The star by far of the last planting of brassicas, that mostly didn’t size up in time for market or CSA, is without at doubt this unusual Nero Di Toscana strap kale. This Italian heirloom, apparently from Tuscany, is hardly better looking than the cold-beaten rest of the motley-looking crew: tiny cauliflower, mini savoy cabbage, some collards and this kale. But it’s growing back—been picked twice since October—and it’s amazingly, distinctively tasty. In the post-freeze veggie garden, looks aren’t everything! I’ve had the seed for a while, but grew it for the first time this season. It’ll definitely be back.
Harvested a few tiny (tennis ball to softball-sized, like, orange to grapefruit…little ones!) cauliflower from the last-planted section of brassicas that also has kale and broccoli. It’s still producing in home-consumption quantities, but with the exception of some strap kale, they entirely missed sizing up in time for CSA or the farmers’ market at the end of October. This is the normal. I usually take a chance on a final, extra-late planting—sometimes they make it, sometimes they don’t. Now, growth is so slow, the field is really just convenient live storage.
Not ideal storage, though. These plants are hardy, but the cold—many sub-zero nights—does take its toll on the parts you want to eat. Kale fares the best, broccoli is quickly savaged, and exposed heads of cauliflower get cold-burned to an unappetizing, mushy in spots, brown. BUT, with self-blanching varieties (this one is Minuteman), the leaves curl close to cover the heads, protecting them from sun discoloration (so our white cauliflower can be…snowy white), and this works fine against cold as well.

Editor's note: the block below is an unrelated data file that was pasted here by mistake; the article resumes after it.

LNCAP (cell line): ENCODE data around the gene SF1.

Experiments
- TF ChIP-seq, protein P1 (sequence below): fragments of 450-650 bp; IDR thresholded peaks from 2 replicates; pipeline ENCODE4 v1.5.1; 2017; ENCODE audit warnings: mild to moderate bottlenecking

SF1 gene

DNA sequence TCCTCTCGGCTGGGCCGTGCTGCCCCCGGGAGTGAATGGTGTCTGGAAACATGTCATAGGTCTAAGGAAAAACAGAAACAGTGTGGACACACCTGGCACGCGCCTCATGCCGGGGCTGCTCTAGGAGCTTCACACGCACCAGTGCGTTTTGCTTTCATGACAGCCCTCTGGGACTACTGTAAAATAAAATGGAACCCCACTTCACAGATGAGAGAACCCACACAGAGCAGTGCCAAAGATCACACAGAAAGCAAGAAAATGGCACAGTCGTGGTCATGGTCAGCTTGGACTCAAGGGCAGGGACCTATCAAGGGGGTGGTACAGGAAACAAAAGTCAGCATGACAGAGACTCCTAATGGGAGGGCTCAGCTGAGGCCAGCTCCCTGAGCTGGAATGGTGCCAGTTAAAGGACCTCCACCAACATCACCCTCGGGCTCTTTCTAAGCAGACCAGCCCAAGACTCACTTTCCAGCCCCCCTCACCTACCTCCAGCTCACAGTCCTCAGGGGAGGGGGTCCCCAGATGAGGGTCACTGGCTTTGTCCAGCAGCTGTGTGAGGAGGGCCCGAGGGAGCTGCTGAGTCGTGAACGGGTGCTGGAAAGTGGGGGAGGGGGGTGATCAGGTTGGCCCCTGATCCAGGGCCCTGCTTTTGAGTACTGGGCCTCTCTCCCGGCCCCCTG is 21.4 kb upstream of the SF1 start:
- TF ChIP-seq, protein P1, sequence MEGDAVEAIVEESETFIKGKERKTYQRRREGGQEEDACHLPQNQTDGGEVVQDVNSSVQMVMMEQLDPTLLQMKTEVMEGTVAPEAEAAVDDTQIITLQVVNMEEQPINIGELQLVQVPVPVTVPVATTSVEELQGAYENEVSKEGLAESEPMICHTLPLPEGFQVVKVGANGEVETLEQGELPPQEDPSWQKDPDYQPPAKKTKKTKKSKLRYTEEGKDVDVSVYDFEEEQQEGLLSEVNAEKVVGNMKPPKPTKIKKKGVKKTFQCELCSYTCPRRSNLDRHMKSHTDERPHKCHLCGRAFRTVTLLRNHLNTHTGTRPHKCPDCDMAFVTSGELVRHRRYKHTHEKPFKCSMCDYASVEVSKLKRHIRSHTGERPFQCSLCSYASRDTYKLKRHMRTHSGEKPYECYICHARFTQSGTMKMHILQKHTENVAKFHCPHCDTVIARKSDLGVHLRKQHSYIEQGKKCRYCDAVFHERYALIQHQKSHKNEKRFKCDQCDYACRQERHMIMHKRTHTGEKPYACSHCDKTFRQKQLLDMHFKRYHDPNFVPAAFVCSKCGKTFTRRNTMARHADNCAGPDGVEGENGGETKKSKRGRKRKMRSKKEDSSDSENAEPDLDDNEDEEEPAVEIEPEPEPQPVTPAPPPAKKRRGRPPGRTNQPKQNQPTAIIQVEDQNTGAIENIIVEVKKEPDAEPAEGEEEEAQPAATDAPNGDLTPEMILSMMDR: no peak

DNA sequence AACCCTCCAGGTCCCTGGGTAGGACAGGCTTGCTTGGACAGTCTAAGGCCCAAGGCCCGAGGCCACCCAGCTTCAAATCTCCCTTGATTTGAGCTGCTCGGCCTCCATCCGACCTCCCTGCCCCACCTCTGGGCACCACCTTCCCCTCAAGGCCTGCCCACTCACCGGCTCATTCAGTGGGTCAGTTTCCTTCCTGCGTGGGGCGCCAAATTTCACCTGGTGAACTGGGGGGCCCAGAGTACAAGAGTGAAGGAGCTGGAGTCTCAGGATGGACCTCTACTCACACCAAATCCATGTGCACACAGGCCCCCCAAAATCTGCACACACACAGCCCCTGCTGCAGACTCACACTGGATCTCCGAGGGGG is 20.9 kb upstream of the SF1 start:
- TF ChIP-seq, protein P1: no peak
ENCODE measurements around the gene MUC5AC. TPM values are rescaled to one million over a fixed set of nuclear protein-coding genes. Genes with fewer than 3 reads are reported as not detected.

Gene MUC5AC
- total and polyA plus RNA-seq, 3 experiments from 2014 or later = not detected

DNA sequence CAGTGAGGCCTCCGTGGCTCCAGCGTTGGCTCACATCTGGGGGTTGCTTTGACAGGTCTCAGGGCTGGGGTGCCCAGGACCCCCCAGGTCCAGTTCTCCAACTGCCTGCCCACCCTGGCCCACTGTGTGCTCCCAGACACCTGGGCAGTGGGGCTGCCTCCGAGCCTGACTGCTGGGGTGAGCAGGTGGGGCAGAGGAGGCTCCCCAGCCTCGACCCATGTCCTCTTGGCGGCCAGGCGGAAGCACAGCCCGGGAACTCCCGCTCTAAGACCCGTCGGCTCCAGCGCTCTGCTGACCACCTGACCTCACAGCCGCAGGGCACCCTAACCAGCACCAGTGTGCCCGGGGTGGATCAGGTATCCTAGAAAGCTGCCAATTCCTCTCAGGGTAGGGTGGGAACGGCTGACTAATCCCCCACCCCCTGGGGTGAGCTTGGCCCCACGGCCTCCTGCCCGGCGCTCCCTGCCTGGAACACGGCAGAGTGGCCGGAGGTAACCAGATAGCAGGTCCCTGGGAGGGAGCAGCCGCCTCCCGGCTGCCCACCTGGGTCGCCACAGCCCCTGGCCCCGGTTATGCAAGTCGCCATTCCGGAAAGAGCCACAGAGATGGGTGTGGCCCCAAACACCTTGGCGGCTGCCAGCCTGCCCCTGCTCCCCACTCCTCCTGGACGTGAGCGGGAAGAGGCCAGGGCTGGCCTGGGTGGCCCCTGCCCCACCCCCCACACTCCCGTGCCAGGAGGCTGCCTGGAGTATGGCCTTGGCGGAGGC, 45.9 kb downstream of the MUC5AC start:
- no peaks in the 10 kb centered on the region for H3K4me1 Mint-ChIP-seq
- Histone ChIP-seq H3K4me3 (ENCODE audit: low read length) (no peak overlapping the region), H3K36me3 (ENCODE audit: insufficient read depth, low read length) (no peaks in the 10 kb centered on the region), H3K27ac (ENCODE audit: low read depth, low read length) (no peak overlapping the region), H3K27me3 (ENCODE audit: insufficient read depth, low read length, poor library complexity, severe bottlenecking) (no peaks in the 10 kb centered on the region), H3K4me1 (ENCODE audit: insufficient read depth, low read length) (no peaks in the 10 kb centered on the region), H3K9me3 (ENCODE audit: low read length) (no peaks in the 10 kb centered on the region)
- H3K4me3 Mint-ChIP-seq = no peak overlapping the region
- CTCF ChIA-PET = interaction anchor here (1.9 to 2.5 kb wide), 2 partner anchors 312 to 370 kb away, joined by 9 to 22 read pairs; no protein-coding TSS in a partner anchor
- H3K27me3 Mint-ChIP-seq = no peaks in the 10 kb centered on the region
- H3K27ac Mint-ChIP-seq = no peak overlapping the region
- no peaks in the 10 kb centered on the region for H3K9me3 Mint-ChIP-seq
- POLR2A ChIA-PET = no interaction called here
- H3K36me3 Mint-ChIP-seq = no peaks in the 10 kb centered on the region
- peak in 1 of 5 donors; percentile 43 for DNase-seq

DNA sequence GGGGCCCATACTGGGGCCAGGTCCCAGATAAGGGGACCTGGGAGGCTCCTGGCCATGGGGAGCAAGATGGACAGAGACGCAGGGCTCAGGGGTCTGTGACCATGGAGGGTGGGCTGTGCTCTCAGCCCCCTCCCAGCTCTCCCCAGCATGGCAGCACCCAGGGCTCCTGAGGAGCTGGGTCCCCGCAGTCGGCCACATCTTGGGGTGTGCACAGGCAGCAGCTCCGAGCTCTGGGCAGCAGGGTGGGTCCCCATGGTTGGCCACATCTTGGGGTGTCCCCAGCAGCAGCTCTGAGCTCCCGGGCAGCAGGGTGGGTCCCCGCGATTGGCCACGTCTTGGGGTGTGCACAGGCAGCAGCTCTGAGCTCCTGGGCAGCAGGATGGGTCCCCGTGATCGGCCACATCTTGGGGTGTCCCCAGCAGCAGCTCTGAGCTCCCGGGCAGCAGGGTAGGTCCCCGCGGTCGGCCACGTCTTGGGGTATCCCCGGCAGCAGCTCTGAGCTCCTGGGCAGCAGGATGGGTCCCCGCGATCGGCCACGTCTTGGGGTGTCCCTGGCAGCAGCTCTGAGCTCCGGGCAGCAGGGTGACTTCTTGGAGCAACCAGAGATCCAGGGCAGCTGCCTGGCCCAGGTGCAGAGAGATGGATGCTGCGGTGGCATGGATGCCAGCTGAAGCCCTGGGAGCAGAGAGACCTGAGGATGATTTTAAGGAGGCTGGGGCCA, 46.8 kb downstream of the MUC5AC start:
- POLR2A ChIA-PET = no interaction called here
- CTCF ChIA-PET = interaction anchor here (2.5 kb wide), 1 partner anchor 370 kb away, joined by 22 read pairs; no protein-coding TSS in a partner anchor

Then there’s the eating. The summer’s abundance of fresh-picked veggies has been over for a while, and every little taste of what remains becomes more of a treat as winter approaches, supplies dwindle, memories fade. The wheel keeps on turning…! :)
So this is it for the season’s spinach, a last 18lbs (8kg) of Spargo, unfazed by many subzero nights and all sorts of up-and-down weather antics. Spinach is one of the great ones for cold-climate tiny farming, easy-going once it gets started, tough under freezing conditions, and always in demand… The deer that’ve been lurking and circling the field all year have started to come in for an exploratory nibble here and there, working their way in from the edges. At this point, it’s slim pickings! They discovered one edge of this final, late-planted, slowly-growing spinach patch a couple of days ago, so we (Lynn, Steve, and I) grabbed the rest this morning. Between us and them (mostly us!), the spinach is done!
Here it is, in the dim, chilly, gray 7:30 am light: the first snow to stick this fall. Familiar—we really do have such a short growing season, time flies—and of course not welcome, because there’s still fieldwork to do. And I’ll take warmth and greenery any day. But this first round will be gone by mid-morning, and if the 15-day forecast holds anywhere near mildly accurate, we won’t be in for snow that stays for at least another couple of weeks. The last two years in this region, winter came kinda early, freezing weather and long-term snow arrived by the end of November. But the couple of seasons before that, far as I remember, we were actually WATCHING for winter well into January. So, who knows?!